Types of benefits

Overview: What to apply for in your situation

This section explains what main benefits and other payments you may be able to get in your particular situation:

  • You’re looking for work or only able to work part-time – JobSeeker Support is the main benefit for people aged 18 or older who are looking for work or who can only work part-time because of an illness, injury or disability. This benefit covers not only people without children but also sole parents who have older children (youngest child aged 14 or older) and people who have a partner and children of any age. You may also be able to get additional payments for:
  • your rent (see “Accommodation Supplement: Ongoing help with your rent”)
  • winter heating costs (see “Winter Energy Payment”)
  • ongoing costs if your teenage child has a disability (see “Help with ongoing disability costs: Disability Allowance” and “Help with children’s ongoing disability costs (Child Disability Allowance)”).
  • You have younger children (under 14) – If you’re an adult (20 or older) and your children are under 14, the main benefit is Sole Parent Support (see “Adult parents with younger children (Sole Parent Support)”). Once your youngest child has turned three, you have to be looking for part-time work – “the part-time work test”. If you’re a teenage parent, you’ll need to apply for the Young Parent Payment instead (see “Teenage parents (Young Parent Payment)”). You may also be able to get additional payments for:
  • your rent (see “Accommodation Supplement: Ongoing help with your rent”)
  • winter heating costs (see “Winter Energy Payment”)
  • childcare costs (see “Childcare costs”)
  • any disability costs your child has (see “Help with ongoing disability costs: Disability Allowance” and “Help with children’s ongoing disability costs (Child Disability Allowance)”).
  • You’re caring for someone else’s child – If you’re caring for someone else’s children, you may qualify for either the Unsupported Child’s Benefit (if there’s been a family breakdown), or the Orphan’s Benefit if the parents are dead, can’t be found or have a long-term illness (see “You’re caring for someone else’s child”). You’ll also be paid a one-off Establishment Grant. You may be able to get these additional payments for:
  • your rent (see “Accommodation Supplement: Ongoing help with your rent”)
  • childcare costs (see “Childcare costs”)
  • school-related costs for the child (see “School and Year Start-up Payment”)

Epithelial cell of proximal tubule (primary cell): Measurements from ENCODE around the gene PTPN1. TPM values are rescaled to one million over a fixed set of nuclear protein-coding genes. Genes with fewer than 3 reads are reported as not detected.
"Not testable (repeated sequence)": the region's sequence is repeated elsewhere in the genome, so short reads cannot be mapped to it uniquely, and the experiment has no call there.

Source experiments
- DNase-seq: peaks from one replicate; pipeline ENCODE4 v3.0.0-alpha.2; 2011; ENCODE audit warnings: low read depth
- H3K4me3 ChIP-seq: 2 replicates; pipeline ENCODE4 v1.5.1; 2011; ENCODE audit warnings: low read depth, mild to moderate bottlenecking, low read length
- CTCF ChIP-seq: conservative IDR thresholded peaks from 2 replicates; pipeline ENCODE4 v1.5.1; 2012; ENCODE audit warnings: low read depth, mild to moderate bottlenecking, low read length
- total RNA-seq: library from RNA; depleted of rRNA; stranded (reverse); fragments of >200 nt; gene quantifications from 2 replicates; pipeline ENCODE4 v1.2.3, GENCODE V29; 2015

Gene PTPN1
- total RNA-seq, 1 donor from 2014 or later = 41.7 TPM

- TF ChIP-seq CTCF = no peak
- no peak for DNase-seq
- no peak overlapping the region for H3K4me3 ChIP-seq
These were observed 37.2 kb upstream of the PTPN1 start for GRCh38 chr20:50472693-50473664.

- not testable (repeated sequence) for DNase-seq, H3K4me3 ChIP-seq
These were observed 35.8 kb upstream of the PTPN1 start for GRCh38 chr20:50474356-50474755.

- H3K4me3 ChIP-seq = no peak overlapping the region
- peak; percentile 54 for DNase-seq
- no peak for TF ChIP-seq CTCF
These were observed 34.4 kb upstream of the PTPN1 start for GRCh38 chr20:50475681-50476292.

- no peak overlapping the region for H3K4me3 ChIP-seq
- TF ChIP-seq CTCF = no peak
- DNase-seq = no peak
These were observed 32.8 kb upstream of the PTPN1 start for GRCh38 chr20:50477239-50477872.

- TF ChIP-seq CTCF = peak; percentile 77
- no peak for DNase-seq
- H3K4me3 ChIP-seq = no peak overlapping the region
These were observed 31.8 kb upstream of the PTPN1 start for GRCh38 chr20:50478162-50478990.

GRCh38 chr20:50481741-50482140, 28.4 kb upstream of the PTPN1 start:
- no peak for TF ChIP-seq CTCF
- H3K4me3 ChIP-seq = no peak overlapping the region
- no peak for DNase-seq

• special costs if, for example, the child is having difficulties (see “Extraordinary Care Fund”)
  • any disability costs for the child (see “Help with ongoing disability costs: Disability Allowance” and “Help with children’s ongoing disability costs (Child Disability Allowance)”).

But if you’re single and the child you’re caring for is under 14, you may instead qualify for Sole Parent Support as your own benefit (see “Adult parents with younger children (Sole Parent Support)”).

  • You’re caring for someone full-time – You’ll qualify for the Supported Living Payment if you’re providing full-time care to someone who would otherwise need to be in a hospital or other care facility. This could be, for example, your adult child, another family member (not your partner), or a friend. You may also be able to get additional payments for:
  • your rent (see “Accommodation Supplement: Ongoing help with your rent”)
  • winter heating costs (see “Winter Energy Payment”)
  • the person’s ongoing disability costs (see “Help with ongoing disability costs: Disability Allowance”).
  • You’ve got a serious illness, injury or disability – You can get the Supported Living Payment if you’re 16 or older and your ability to work is permanently and severely restricted because of an illness, injury or disability (see “Main benefit for illness, injury or disability: Supported Living Payment”). You may also be able to get additional payments for:
  • your rent (see “Accommodation Supplement: Ongoing help with your rent”)
  • winter heating costs (see “Winter Energy Payment”)
  • ongoing disability costs (see “Help with ongoing disability costs: Disability Allowance”).
  • You’re at school or in training (16 and 17 year olds) – Youth Payment is a benefit specifically for 16 and 17 year olds who are still at school or doing full-time tertiary study or training (see “You’re at school or in training (16 and 17 year olds)”). You may also be able to get additional payments for:
  • your rent (see “Accommodation Supplement: Ongoing help with your rent”)
  • winter heating costs (see “Winter Energy Payment”).

Will I be income-tested?

All the working-age main benefits are income-tested – that is, tested against how much you earn. The amount you’ll get will be reduced (“abated”) if you earn more than a certain amount (see “How earning money will affect your benefit (‘Abatement’)” under “Benefit rates: How much you’ll get, and how much you can earn”). The working-age main benefits aren’t asset-tested (that is, against how much savings or other property you have).

Some of the additional payments and allowances you might qualify for aren’t income-tested (for example, the Child Disability Allowance) – we explain this below.

New Zealand Superannuation (NZ Super) isn’t income-tested or asset-tested, except that if you have a partner aged under 65 there may be an income test.

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